16. says

    1. The business owners can collectively launch a class action lawsuit. This way, their individual costs to fight against this person will be individually for each business acceptably low
    2. This person should be filed to be a vexatious litigant as soon as possible, barring them from being able to undertake any further legal action.

  17. Patrick says

    Kara, I'm trying to engage you in a moral discussion, not a legal discussion, and I'm doing so based on your initial presentation of Mundy's work as a moral crusade, and your comparisons to the civil rights movement of the 1960s. A legal discussion of the enabling regs of the ADA doesn't much interest me, as I can easily look them up, or walk down the hall to speak with another lawyer who defends these cases if that's what I want.

    What I want to know from you is, why should the ADA stop where it does? What is the moral aspect of the Americans With Disabilities Act, and why is enforcing it through litigation a moral act? You speak of speeding violations. Do you believe that everyone who drives 46 in a 45 mph zone should be caught and punished? Is there a moral dimension to the speed limit?

    You speak of Mundy's work as an unfortunate but necessary reality. Why is it necessary? Is it necessary for moral reasons? And while it's wonderful that Mundy's work enables you to enter a Del Taco, what about those who are more severely disabled than you or Mundy, and still won't be able to enjoy an ADA compliant Del Taco? What should be done for them? Why you and not them?

    Where does it stop? And why should it stop where it does?

  18. Al Shaw says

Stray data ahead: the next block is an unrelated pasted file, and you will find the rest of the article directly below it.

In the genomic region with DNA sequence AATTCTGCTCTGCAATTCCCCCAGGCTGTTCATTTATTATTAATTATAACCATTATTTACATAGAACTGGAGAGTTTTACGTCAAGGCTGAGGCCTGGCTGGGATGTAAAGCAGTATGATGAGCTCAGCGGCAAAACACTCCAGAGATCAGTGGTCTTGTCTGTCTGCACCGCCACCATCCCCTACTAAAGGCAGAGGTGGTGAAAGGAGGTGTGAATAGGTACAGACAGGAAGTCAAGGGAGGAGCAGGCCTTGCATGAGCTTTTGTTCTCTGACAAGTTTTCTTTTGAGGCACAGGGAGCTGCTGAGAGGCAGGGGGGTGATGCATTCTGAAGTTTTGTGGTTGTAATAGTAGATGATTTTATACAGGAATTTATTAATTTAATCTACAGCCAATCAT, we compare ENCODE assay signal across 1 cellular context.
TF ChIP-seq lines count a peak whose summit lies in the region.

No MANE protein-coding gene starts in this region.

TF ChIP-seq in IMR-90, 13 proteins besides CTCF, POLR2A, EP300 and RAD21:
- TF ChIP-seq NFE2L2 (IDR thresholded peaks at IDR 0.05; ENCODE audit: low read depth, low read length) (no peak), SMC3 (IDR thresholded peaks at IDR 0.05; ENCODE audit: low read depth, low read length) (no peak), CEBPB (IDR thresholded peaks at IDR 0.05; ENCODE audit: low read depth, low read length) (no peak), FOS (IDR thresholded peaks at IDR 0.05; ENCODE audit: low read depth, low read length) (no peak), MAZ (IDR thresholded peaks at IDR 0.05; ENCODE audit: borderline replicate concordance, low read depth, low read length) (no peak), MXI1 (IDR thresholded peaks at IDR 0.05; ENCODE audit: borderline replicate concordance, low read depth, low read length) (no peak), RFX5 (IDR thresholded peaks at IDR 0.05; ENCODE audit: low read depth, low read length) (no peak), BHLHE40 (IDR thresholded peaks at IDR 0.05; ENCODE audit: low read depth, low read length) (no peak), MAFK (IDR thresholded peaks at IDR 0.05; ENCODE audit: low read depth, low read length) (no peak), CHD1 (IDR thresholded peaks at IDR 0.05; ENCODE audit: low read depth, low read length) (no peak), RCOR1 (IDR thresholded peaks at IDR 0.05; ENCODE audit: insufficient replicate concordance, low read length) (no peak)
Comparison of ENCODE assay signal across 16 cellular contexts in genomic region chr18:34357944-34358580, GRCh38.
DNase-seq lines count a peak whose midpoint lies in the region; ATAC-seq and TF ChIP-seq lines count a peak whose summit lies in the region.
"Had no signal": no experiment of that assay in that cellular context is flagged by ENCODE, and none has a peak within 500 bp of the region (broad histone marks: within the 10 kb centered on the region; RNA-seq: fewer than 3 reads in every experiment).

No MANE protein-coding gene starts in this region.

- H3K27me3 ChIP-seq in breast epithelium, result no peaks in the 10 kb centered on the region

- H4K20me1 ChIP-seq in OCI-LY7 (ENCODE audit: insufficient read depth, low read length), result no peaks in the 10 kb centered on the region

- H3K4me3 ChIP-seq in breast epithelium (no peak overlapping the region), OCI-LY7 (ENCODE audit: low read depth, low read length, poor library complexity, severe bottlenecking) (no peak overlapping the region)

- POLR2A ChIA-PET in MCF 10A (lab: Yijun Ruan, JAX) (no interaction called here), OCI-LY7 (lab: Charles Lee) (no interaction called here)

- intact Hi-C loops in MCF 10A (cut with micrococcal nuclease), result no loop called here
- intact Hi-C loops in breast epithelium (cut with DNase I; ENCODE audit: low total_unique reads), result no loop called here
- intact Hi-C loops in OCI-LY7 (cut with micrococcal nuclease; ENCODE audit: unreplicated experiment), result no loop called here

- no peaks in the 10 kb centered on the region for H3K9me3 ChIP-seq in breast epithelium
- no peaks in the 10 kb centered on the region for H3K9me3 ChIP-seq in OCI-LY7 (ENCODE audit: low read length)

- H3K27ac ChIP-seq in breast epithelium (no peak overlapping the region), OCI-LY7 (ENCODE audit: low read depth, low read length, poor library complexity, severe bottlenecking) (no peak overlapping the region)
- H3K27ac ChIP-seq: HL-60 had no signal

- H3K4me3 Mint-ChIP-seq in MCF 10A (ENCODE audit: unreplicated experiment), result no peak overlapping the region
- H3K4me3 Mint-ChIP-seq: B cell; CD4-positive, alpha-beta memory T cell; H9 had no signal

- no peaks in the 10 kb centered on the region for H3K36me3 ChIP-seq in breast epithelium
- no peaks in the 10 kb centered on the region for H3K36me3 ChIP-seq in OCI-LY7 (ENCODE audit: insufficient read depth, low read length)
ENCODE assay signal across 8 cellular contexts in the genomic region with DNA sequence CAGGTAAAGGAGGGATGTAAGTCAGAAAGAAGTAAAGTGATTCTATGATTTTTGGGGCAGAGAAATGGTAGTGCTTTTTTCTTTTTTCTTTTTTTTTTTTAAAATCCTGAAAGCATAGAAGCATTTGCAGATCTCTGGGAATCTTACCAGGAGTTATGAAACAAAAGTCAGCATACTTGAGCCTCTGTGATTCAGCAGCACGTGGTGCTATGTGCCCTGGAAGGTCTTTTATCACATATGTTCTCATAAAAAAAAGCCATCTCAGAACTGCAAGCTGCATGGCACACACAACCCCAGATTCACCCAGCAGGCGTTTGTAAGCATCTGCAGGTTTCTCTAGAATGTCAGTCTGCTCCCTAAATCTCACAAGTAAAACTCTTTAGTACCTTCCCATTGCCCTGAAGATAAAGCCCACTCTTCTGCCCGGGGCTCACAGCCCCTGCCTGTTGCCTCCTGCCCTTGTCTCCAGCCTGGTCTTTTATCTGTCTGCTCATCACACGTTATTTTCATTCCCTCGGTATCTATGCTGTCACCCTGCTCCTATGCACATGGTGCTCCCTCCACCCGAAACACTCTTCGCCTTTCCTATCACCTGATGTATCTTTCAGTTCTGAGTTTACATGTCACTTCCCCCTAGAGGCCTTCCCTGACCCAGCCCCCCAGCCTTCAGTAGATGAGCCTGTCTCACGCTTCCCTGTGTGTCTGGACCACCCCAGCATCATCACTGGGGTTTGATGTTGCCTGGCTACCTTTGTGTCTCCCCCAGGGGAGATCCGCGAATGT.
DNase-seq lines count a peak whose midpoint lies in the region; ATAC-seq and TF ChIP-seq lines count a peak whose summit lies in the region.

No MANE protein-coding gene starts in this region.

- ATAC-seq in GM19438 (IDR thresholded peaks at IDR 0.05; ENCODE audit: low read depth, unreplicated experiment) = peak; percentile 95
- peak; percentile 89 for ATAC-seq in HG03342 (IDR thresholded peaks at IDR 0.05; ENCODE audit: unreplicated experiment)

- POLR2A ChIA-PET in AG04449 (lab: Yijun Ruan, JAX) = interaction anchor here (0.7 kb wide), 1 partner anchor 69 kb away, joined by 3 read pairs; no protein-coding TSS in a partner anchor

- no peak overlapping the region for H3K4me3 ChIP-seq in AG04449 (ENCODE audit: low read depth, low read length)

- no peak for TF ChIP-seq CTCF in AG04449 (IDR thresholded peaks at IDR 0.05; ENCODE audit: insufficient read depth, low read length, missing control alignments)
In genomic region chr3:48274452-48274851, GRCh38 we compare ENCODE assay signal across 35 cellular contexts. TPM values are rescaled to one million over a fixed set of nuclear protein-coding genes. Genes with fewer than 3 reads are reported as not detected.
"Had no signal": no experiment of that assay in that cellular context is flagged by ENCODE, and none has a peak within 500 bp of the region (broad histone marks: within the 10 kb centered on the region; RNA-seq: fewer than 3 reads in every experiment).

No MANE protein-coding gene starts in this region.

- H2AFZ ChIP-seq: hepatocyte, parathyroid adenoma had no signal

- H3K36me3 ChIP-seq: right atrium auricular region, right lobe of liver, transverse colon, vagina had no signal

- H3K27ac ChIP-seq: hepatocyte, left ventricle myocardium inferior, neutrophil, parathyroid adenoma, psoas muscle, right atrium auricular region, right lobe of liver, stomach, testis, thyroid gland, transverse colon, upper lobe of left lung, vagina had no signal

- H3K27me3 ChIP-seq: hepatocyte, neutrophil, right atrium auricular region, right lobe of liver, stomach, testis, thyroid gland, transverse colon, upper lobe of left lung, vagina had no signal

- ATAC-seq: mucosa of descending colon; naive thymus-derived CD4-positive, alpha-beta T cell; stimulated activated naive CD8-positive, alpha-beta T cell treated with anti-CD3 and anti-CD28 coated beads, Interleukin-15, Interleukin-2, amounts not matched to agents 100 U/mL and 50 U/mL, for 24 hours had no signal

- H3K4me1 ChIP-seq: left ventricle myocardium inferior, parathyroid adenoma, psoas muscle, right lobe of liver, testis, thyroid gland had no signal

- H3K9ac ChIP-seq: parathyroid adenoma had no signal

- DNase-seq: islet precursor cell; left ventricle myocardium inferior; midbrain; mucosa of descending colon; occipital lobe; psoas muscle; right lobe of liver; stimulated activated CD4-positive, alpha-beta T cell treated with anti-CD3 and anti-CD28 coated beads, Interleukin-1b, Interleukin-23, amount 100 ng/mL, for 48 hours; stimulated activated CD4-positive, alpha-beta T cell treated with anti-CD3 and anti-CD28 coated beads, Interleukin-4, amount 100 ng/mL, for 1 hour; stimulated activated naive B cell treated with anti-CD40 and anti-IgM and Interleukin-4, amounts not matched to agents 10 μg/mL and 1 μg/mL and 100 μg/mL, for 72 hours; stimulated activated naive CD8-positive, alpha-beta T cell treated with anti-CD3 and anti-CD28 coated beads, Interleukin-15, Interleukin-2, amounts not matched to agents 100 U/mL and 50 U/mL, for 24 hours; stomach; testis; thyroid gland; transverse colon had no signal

Well Disney better hope he doesn't visit their California Adventure. I am a post polio patient and us a cane. When I tried to use my Handicapped pass, from Disneyland across the walkway, I was told that I could NOT go to the front of the line. They told me the are 100% ADA compliant because they have wheel chair access and I could RENT a wheel chair and wait in line in a wheel chair. The then said that I should know that they are a walking and standing park! They really said that to me and my travel agent!

  19. Mickey says

    Ken, what is the name of the attorney that defended the lawsuit brought by Mehrban against Del Taco? I think Mehbran finally overstepped by suing me for a "defect" on a piece of property he knew I didn't own. Thanks for any info you can provide.

  20. Maria Matrika says

    It is very sad that useless garbage like MORSE MERBAN calls himself a helper of society.
    People like this scum should be tabooed by society and curtailed to practice in a morgue instead of a law office

  21. LEK says


  22. Alex says

    Mr. Mundy is doing a great job. Lets not forget that most disabled people also fall into that group of people the author claims he is targeting, " people without the funds, support, or knowledge to fight."

  23. PLW says